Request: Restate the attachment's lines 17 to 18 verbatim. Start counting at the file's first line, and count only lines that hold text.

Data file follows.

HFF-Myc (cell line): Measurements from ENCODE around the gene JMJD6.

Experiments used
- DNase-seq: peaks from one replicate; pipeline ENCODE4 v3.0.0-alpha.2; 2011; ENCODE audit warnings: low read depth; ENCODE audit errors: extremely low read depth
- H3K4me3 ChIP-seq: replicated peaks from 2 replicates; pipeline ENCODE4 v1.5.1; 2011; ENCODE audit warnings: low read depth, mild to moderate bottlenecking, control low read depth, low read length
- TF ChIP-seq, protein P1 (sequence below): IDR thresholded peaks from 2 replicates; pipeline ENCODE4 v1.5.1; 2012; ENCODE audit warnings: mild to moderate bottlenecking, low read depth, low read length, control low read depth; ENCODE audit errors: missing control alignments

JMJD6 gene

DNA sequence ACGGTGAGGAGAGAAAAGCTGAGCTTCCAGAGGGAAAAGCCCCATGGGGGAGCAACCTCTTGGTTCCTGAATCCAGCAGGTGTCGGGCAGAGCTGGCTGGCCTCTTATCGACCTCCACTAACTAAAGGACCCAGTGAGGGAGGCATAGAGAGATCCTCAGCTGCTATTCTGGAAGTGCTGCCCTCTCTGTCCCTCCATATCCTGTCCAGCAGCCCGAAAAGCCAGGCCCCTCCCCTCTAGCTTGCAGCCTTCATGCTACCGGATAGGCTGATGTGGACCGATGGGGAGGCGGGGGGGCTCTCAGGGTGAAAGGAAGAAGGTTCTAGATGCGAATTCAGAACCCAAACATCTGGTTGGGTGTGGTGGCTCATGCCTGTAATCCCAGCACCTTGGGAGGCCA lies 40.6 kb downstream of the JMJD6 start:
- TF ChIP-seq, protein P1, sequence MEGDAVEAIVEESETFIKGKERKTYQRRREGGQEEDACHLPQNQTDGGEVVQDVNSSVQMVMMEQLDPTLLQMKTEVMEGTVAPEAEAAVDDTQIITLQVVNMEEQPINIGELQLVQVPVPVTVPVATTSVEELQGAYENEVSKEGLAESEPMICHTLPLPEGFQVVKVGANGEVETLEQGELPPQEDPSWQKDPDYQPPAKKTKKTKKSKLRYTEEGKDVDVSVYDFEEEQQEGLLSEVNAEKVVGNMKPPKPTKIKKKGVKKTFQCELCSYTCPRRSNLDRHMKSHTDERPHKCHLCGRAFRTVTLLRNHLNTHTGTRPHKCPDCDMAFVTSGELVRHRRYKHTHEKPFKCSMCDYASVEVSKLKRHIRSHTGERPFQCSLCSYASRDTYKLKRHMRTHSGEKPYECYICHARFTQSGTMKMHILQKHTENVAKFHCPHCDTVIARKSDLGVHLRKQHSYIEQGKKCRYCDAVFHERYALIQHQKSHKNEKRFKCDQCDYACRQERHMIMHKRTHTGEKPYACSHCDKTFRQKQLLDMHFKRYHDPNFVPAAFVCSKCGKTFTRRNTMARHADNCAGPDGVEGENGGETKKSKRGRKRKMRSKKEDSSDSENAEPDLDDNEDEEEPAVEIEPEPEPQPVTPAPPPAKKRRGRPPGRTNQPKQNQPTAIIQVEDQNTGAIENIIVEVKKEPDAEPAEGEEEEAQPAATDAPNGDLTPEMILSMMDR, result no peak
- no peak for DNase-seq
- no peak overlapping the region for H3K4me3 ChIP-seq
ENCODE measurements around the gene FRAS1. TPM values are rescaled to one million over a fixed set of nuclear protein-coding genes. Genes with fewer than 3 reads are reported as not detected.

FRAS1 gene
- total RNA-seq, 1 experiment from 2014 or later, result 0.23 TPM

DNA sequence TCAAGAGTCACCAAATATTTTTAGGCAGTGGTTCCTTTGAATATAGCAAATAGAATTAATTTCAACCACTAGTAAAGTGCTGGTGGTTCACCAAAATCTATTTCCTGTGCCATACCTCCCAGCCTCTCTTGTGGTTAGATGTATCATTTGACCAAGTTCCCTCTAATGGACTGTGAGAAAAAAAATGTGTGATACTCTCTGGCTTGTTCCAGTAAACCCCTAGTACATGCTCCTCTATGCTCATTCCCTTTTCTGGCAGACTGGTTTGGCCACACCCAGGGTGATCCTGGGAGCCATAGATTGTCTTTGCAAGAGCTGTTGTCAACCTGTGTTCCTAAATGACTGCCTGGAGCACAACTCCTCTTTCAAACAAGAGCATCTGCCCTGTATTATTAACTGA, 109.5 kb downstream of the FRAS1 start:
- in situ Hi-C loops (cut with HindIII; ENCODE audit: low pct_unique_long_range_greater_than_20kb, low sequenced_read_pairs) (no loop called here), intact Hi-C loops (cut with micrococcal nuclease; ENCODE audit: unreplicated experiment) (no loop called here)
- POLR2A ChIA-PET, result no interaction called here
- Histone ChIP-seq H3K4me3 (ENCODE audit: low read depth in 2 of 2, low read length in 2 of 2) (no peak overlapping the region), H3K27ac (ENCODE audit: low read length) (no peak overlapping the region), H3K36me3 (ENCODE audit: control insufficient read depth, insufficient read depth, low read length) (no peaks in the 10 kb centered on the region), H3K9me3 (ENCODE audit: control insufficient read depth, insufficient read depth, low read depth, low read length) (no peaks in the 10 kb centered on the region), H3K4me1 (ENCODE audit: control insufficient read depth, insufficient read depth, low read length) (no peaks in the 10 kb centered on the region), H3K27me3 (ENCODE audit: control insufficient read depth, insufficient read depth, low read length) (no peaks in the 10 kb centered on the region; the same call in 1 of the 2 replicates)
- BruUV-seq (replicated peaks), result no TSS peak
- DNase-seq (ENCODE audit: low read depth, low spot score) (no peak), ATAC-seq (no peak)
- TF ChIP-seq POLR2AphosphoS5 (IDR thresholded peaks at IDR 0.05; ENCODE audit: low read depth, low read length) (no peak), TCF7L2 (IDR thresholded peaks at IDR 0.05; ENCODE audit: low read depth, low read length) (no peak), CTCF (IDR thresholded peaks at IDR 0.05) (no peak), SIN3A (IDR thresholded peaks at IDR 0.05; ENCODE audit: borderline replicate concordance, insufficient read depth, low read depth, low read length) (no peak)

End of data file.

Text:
- Histone ChIP-seq H3K4me3 (ENCODE audit: low read depth in 2 of 2, low read length in 2 of 2) (no peak overlapping the region), H3K27ac (ENCODE audit: low read length) (no peak overlapping the region), H3K36me3 (ENCODE audit: control insufficient read depth, insufficient read depth, low read length) (no peaks in the 10 kb centered on the region), H3K9me3 (ENCODE audit: control insufficient read depth, insufficient read depth, low read depth, low read length) (no peaks in the 10 kb centered on the region), H3K4me1 (ENCODE audit: control insufficient read depth, insufficient read depth, low read length) (no peaks in the 10 kb centered on the region), H3K27me3 (ENCODE audit: control insufficient read depth, insufficient read depth, low read length) (no peaks in the 10 kb centered on the region; the same call in 1 of the 2 replicates)
- BruUV-seq (replicated peaks), result no TSS peak